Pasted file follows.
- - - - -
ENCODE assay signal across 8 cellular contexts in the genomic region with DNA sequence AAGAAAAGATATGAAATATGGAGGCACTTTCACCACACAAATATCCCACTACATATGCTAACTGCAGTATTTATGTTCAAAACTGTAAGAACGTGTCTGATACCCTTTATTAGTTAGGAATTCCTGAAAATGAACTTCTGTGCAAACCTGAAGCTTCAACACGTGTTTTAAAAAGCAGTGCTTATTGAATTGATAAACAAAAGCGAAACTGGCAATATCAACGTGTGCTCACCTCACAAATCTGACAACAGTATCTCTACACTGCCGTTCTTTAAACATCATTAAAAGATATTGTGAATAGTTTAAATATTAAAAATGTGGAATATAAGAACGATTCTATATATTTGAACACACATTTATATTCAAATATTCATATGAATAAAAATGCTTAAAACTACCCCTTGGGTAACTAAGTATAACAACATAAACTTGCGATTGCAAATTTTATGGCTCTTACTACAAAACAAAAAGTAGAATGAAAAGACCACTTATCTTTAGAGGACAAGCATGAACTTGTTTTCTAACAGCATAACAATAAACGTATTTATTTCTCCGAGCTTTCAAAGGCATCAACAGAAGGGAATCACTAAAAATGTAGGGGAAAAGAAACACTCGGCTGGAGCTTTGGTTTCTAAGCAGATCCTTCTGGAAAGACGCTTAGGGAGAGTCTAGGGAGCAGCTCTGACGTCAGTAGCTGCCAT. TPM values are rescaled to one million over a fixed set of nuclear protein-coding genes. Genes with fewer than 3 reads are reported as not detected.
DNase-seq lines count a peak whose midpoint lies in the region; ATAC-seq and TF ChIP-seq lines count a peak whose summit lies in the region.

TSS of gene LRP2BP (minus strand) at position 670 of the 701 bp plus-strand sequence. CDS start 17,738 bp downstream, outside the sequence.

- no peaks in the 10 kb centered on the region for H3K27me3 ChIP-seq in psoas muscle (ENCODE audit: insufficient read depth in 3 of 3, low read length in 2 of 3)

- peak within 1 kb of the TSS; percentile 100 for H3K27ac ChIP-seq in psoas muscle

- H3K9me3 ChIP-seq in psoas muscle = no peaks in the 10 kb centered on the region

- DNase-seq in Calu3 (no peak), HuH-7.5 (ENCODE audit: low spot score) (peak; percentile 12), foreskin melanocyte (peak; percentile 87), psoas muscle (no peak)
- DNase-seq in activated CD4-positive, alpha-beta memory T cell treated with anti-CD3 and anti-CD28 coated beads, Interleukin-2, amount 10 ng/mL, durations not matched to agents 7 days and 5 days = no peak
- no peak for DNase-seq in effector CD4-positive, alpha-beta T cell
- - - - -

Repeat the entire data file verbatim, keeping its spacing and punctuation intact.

ENCODE assay signal across 8 cellular contexts in the genomic region with DNA sequence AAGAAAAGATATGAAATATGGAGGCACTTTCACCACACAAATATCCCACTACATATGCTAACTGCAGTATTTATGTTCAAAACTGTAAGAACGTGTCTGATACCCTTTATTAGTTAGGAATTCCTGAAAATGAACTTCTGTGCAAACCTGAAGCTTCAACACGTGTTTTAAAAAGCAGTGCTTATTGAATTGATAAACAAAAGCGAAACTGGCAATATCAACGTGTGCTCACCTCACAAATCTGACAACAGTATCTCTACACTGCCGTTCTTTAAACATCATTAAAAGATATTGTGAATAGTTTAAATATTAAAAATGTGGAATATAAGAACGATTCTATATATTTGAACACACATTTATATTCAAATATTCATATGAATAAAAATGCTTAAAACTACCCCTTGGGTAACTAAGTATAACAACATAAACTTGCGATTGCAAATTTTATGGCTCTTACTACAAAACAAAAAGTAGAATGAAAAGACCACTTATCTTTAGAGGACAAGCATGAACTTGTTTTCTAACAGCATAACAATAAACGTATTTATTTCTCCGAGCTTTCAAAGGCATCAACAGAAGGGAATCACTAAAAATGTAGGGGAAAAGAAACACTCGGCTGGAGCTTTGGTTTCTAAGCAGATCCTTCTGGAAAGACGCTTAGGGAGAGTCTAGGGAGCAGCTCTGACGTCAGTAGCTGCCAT. TPM values are rescaled to one million over a fixed set of nuclear protein-coding genes. Genes with fewer than 3 reads are reported as not detected.
DNase-seq lines count a peak whose midpoint lies in the region; ATAC-seq and TF ChIP-seq lines count a peak whose summit lies in the region.

TSS of gene LRP2BP (minus strand) at position 670 of the 701 bp plus-strand sequence. CDS start 17,738 bp downstream, outside the sequence.

- no peaks in the 10 kb centered on the region for H3K27me3 ChIP-seq in psoas muscle (ENCODE audit: insufficient read depth in 3 of 3, low read length in 2 of 3)

- peak within 1 kb of the TSS; percentile 100 for H3K27ac ChIP-seq in psoas muscle

- H3K9me3 ChIP-seq in psoas muscle = no peaks in the 10 kb centered on the region

- DNase-seq in Calu3 (no peak), HuH-7.5 (ENCODE audit: low spot score) (peak; percentile 12), foreskin melanocyte (peak; percentile 87), psoas muscle (no peak)
- DNase-seq in activated CD4-positive, alpha-beta memory T cell treated with anti-CD3 and anti-CD28 coated beads, Interleukin-2, amount 10 ng/mL, durations not matched to agents 7 days and 5 days = no peak
- no peak for DNase-seq in effector CD4-positive, alpha-beta T cell